How Much Info to Tell an Opponent
Hello Good Negotiators
While the NFL Draft doesn’t compare with the excitement of the regular season, it does spark considerable interest among pro football fans. I was observing some of the activities surrounding this spring’s draft and noticed some negotiating opportunities and their related techniques.
Negotiating Tip: How Much To Tell Our Opponent
We’ve known for a long time that Information = Knowledge = Power. Put in other terms, the more we know the more powerful we can be in a negotiation. Because this is well known, it’s now become quite prevalent for negotiating parties to put out bogus information to influence their opponents in a particular manner.
When teams are lining up in their assigned order on NFL draft day and selecting college players to join their team, it’s obvious that teams hope their desired choice is still available when their turn to pick arrives.
It’s the posturing that leads up to that selection process that I’d like you to focus on. Virtually all teams have their unique needs and have targeted specific players who they’d like to draft (select) in order to fill those needs. But these teams have to be careful not to signal too clearly that they really want a specific player. If they did they’d cause other teams, selecting before them to consider that player more seriously.
Also, too much interest in a specific player can influence negotiations toward a contract if that player is, in fact, selected. In actuality, teams send mixed messages because they spread their interest activity among a large number of players to confuse the competition and adopt a better posture for future negotiations.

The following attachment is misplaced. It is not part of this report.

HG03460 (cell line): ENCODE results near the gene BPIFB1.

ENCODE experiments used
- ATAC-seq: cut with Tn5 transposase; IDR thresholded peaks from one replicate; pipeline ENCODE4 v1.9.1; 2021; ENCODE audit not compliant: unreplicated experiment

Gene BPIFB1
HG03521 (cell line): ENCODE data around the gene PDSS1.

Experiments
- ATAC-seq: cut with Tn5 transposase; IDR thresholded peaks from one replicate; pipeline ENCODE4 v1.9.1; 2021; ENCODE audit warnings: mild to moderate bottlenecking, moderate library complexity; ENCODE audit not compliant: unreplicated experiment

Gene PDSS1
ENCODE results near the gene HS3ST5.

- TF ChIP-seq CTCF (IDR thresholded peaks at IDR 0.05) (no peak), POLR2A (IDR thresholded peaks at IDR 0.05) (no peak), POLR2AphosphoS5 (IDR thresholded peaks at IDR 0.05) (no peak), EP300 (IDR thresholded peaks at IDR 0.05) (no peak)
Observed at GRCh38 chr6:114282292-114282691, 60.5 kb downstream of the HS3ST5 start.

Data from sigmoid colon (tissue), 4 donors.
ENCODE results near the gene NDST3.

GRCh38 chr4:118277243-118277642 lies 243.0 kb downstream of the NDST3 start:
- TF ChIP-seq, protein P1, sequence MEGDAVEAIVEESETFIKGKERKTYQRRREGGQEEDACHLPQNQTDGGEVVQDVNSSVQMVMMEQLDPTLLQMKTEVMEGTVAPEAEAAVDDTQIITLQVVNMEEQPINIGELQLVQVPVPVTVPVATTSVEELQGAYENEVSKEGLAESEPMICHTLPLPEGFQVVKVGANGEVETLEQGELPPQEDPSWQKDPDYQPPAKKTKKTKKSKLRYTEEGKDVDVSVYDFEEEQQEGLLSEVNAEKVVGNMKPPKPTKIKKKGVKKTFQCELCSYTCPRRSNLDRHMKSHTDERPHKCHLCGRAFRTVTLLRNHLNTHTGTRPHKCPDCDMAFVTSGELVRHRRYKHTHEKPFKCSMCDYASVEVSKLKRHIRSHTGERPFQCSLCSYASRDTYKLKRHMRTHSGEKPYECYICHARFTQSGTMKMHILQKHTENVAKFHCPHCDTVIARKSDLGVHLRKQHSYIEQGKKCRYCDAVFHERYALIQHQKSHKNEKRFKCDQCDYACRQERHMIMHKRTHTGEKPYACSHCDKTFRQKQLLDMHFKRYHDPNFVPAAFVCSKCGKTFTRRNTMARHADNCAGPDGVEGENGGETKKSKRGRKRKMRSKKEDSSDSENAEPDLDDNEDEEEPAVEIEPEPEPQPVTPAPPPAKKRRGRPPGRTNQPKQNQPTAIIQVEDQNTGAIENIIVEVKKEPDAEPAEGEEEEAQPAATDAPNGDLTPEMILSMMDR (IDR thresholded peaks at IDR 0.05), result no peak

All this to say, most teams avoid focusing to much attention on the specific player they want. Now our negotiations are far removed from the football arena, but the lesson is there for us to learn. Specifically, good negotiators temper or conceal the degree of interest they have in any item being negotiated.
Put in context, ask yourself how effective a negotiator would be in the following situations?
- A home buyer shares with the seller (or listing agent) that they “really love the seller’s house and just have to have it!”
- A car buyer focuses all their attention and interest on one specific make and model.
- One purchasing a computer lets slip that they’re only interested in one specific laptop and manufacturer.
If you were the negotiating opponent of any of these people listed above, would you feel empowered to hold out for the top price on the item being considered? Would if be different if the home buyer shared they’d narrowed their choices to 2 properties or the car buyer test drove a number of makes and models. Sending messages that there are lots of options on the table increases your negotiating power and hides one’s true preferences from your opponent.
The axiom or principle to be considered here is that in a negotiation, we should first show interest in items and positions that aren’t really our first choice. It sends a proper hard bargaining message and increases our chance of getting exactly what we want at the best terms for us.
Licensed Pennsylvania real estate broker for over 35 years, John Hamilton is an author, national speaker and educator who specializes in the art of negotiation. His most popular workshop is, “Negotiating: What’s Mine Is Mine, What’s Yours Is Negotiable” John was the 2002 President of the International Real Estate Educators Association and conducts over 125 seminars annually to business, banking, auctioneer, manufacturer representatives and real estate Boards/Associations. John's book KEEP Negotiating has become a desktop favorite for active real estate agents everywhere For past 15 years he has presented training program nationwide on sales, negotiating and motivational topics.
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